0
Technical Brief

Design of Mechanisms to Draw Trigonometric Plane Curves

[+] Author and Article Information
Yang Liu

Robotics and Automation Laboratory,
Department of Mechanical and Aerospace Engineering,
University of California,
Irvine, CA 92697
e-mail: liuy14@uci.edu

J. Michael McCarthy

Professor
Fellow ASME
Robotics and Automation Laboratory,
Department of Mechanical and Aerospace Engineering,
University of California,
Irvine, CA 92697
e-mail: jmmccart@uci.edu

Manuscript received October 20, 2016; final manuscript received January 13, 2017; published online March 9, 2017. Assoc. Editor: Venkat Krovi.

J. Mechanisms Robotics 9(2), 024503 (Mar 09, 2017) (8 pages) Paper No: JMR-16-1328; doi: 10.1115/1.4035882 History: Received October 20, 2016; Revised January 13, 2017

This paper describes a mechanism design methodology that draws plane curves which have finite Fourier series parameterizations, known as trigonometric curves. We present three ways to use the coefficients of this parameterization to construct a mechanical system that draws the curve. One uses Scotch yoke mechanisms for each of the terms in the coordinate trigonometric functions, which are then added using a belt or cable drive. The second approach uses two-coupled serial chains obtained from the coordinate trigonometric functions. The third approach combines the coordinate trigonometric functions to define a single-coupled serial chain that draws the plane curve. This work is a version of Kempe's universality theorem that demonstrates that every plane trigonometric curve has a linkage which draws the curve. Several examples illustrate the method including the use of boundary points and the discrete Fourier transform to define the trigonometric curve.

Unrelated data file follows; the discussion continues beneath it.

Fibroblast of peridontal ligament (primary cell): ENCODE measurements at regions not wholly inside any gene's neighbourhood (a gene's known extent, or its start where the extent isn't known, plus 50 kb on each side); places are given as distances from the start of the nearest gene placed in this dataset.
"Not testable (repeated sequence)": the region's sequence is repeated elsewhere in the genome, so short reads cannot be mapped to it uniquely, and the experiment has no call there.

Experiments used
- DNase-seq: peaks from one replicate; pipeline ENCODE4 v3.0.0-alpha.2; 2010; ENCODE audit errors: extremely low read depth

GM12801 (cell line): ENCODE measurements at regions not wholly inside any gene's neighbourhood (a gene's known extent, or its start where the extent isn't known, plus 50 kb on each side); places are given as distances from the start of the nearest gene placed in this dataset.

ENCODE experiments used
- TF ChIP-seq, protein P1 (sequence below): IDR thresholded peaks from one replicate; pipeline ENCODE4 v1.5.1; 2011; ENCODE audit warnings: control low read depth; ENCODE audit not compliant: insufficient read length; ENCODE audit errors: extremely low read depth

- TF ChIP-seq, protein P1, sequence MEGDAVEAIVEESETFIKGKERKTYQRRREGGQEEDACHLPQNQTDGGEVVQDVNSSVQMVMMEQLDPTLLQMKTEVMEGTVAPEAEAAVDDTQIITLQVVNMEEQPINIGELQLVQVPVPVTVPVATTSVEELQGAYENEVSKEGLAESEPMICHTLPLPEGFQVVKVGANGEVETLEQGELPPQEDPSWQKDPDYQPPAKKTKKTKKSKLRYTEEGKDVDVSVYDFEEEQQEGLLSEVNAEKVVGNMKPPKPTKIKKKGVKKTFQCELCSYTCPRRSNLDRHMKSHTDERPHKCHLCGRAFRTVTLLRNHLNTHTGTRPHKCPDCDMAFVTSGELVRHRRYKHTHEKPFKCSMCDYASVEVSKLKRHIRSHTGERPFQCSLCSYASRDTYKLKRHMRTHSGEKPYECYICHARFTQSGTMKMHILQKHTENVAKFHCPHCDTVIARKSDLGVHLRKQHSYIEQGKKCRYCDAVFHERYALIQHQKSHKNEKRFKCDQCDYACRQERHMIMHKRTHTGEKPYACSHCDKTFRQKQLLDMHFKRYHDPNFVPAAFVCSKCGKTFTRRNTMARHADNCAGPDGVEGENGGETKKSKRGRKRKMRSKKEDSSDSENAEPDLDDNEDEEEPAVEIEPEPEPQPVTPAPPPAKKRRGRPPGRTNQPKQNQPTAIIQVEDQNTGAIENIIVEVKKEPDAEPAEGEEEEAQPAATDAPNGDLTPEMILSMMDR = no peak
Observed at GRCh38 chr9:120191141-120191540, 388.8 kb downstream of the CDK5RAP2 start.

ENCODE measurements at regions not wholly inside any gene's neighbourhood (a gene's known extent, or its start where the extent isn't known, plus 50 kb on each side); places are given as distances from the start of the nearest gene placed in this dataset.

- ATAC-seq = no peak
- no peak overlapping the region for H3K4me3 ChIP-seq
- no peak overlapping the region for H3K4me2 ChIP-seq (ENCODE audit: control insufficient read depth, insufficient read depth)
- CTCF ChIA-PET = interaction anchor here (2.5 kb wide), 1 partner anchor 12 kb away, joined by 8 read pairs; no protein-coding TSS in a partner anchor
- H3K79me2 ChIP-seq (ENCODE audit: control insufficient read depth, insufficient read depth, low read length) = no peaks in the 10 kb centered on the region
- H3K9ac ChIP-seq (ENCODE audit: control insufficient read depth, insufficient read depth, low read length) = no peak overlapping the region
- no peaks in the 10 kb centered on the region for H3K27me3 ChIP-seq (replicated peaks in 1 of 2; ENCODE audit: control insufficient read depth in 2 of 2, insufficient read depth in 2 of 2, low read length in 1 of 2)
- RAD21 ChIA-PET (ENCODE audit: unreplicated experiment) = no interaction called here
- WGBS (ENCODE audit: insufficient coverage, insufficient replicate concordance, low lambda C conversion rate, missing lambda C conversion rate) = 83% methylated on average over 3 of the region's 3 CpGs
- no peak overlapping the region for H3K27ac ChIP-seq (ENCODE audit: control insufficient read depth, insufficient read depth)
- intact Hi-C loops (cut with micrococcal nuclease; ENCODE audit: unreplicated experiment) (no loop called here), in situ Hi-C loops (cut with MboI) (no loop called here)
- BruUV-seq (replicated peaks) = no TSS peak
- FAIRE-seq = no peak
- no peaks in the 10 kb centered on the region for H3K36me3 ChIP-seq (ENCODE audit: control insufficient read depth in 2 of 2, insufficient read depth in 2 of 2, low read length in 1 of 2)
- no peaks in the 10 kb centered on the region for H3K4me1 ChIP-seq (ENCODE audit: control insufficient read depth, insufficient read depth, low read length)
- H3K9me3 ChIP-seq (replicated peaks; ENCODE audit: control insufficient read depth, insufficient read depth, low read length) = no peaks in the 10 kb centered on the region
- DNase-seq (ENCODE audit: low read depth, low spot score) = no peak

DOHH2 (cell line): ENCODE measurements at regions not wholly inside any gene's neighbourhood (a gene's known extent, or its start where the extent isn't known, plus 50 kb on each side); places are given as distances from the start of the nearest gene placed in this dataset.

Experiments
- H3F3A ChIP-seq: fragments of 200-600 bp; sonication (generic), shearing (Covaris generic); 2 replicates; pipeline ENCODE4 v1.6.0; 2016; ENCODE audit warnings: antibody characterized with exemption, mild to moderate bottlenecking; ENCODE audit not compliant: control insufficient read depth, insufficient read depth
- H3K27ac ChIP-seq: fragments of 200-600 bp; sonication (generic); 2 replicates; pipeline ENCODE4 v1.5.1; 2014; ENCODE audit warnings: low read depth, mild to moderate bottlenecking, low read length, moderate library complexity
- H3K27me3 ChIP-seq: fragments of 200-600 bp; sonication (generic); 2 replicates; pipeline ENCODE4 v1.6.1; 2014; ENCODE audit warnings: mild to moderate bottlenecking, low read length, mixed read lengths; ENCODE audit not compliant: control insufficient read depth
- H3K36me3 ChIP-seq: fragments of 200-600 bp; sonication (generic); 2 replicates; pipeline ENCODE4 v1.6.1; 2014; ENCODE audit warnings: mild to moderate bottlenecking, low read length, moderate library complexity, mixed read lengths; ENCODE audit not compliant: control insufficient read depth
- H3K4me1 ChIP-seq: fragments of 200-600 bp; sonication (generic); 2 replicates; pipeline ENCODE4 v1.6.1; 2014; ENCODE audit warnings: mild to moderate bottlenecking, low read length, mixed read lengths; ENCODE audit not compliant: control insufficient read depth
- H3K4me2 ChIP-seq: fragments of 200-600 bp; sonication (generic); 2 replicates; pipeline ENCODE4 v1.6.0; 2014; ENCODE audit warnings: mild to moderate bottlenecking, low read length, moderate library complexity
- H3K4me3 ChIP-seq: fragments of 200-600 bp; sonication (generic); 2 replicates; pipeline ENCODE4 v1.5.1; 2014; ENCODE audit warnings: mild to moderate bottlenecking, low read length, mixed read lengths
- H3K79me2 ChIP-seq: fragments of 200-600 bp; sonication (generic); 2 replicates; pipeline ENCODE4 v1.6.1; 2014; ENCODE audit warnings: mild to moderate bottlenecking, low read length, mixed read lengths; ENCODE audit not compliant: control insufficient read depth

Copyright © 2017 by ASME
Topics: Chain
Your Session has timed out. Please sign back in to continue.

References

Coros, S. , Thomaszewski, B. , Noris, G. , Sueda, S. , Forberg, M. , Sumner, R. W. , Matusik, W. , and Bickel, B. , 2013, “ Computational Design of Mechanical Characters,” ACM Trans. Graphics, 32(4), p. 83. [CrossRef]
Thomaszewski, B. , Coros, S. , Gauge, D. , Megaro, V. , Grinspun, E. , and Gross, M. , 2014, “ Computational Design of Linkage-Based Characters,” ACM Trans. Graphics, 33(4), p. 64. [CrossRef]
Nolle, H. , 1974, “ Linkage Coupler Curve Synthesis: A Historical Review—II: Developments After 1875,” Mech. Mach. Theory, 9(3–4), pp. 325–348. [CrossRef]
Nolle, H. , 1974, “ Linkage Coupler Curve Synthesis: A Historical Review—I: Developments Up To 1875,” Mech. Mach. Theory, 9(2), pp. 147–168. [CrossRef]
Koetsier, T. , 1983, “ A Contribution to the History of Kinematics—I: Watt's Straight-Line Linkages and the Early French Contributions to the Theory of the Planar 4-Bar Coupler Curve,” Mech. Mach. Theory, 18(1), pp. 37–42. [CrossRef]
Koetsier, T. , 1983, “ A Contribution to the History of Kinematics—II: The Work of English Mathematicians on Linkages During the Period 1869-78,” Mech. Mach. Theory, 18(1), pp. 43–48. [CrossRef]
Kempe, A. B. , 1876, “ On a General Method of Describing Plane Curves of the nth Degree by Linkwork,” Proc. London Math. Soc., VII(102), pp. 213–216.
Kempe, A. B. , 1877, How to Draw a Straight Line, Macmillan, London.
Jordan, D. , and Steiner, M. , 1999, “ Configuration Spaces of Mechanical Linkages,” Discrete Comput. Geom., 22(2), pp. 297–315. [CrossRef]
Kapovich, M. , and Millson, J. J. , 2002, “ Universality Theorems for Configuration Spaces of Planar Linkages,” Topology, 41(6), pp. 1051–1107. [CrossRef]
Kobel, A. , 2008, “ Automated Generation of Kempe Linkages for Algebraic Curves in a Dynamic Geometry System,” BCS thesis, Saarland University, Saarbrucken, Germany.
Saxena, A. , 2011, “ Kempe's Linkages and the Universality Theorem,” Resonance, 16(220), pp. 220–237. [CrossRef]